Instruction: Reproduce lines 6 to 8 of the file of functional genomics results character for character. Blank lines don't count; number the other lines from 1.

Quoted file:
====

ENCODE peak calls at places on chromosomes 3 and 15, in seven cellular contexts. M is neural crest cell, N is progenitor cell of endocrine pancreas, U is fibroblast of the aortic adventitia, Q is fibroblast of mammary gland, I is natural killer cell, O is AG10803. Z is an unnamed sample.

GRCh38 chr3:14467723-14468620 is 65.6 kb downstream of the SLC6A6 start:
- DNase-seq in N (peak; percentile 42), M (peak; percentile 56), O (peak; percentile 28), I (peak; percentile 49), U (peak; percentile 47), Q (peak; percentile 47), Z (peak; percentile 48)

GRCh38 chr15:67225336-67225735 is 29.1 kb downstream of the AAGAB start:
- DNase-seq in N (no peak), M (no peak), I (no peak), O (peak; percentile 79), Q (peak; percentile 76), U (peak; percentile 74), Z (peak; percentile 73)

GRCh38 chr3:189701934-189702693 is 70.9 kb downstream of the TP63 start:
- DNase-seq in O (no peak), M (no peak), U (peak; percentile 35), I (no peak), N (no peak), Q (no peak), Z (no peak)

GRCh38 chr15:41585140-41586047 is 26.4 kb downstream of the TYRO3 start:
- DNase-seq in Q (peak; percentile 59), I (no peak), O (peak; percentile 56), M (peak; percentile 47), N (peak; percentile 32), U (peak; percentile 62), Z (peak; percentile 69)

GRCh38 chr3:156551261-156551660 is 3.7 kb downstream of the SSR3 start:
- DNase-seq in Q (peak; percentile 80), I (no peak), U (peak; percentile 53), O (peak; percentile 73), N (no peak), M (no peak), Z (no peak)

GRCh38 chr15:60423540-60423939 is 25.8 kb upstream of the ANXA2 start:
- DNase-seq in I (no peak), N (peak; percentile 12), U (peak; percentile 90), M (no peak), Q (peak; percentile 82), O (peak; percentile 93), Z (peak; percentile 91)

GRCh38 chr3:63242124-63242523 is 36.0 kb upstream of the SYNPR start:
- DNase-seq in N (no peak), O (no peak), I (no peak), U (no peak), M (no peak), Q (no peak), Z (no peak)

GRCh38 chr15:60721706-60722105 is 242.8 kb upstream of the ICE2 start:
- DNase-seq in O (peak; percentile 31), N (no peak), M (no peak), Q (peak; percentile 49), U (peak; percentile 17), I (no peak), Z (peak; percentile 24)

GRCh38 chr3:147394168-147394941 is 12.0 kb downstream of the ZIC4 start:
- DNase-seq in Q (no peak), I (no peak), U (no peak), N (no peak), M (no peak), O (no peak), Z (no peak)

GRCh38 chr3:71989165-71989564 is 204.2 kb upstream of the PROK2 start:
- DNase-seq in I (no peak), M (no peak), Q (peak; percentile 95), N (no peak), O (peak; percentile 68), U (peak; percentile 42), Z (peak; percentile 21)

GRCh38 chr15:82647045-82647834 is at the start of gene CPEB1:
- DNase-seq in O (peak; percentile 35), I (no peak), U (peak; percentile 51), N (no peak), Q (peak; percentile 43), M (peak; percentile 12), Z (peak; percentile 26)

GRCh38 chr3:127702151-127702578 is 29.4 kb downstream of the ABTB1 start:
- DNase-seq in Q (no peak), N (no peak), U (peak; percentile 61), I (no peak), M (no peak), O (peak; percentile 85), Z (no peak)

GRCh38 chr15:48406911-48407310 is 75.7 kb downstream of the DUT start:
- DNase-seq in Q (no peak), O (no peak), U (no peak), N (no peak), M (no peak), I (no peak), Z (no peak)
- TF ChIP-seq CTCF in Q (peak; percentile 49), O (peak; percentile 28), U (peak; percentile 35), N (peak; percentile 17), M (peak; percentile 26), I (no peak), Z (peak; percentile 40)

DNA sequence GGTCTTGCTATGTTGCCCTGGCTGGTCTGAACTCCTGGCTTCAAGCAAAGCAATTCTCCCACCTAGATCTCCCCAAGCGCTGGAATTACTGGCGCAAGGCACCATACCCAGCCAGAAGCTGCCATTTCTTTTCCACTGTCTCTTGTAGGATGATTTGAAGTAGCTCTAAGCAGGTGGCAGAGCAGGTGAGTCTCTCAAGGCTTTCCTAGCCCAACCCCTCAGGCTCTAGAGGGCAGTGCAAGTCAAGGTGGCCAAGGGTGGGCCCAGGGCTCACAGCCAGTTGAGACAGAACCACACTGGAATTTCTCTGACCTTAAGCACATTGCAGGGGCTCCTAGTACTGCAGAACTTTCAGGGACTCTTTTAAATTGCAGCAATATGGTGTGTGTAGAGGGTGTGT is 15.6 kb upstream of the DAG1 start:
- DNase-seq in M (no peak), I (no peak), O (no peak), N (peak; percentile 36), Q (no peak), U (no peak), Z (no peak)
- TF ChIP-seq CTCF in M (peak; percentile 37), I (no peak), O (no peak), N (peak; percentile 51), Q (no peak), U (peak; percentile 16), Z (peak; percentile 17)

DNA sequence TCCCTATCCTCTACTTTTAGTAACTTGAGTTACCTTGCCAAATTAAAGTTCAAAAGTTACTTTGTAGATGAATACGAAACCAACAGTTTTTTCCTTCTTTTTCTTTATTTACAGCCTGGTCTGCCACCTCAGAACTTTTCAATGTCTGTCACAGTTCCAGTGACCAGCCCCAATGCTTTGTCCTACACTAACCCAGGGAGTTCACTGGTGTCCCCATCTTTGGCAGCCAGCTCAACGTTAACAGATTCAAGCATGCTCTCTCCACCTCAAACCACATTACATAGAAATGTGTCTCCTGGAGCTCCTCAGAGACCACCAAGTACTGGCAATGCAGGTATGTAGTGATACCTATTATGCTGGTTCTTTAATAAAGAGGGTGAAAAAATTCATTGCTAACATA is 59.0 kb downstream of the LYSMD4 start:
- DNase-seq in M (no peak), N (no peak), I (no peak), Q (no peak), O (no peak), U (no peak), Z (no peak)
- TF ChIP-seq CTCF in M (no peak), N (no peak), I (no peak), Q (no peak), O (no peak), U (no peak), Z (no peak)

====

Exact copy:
GRCh38 chr3:189701934-189702693 is 70.9 kb downstream of the TP63 start:
- DNase-seq in O (no peak), M (no peak), U (peak; percentile 35), I (no peak), N (no peak), Q (no peak), Z (no peak)

GRCh38 chr15:41585140-41586047 is 26.4 kb downstream of the TYRO3 start: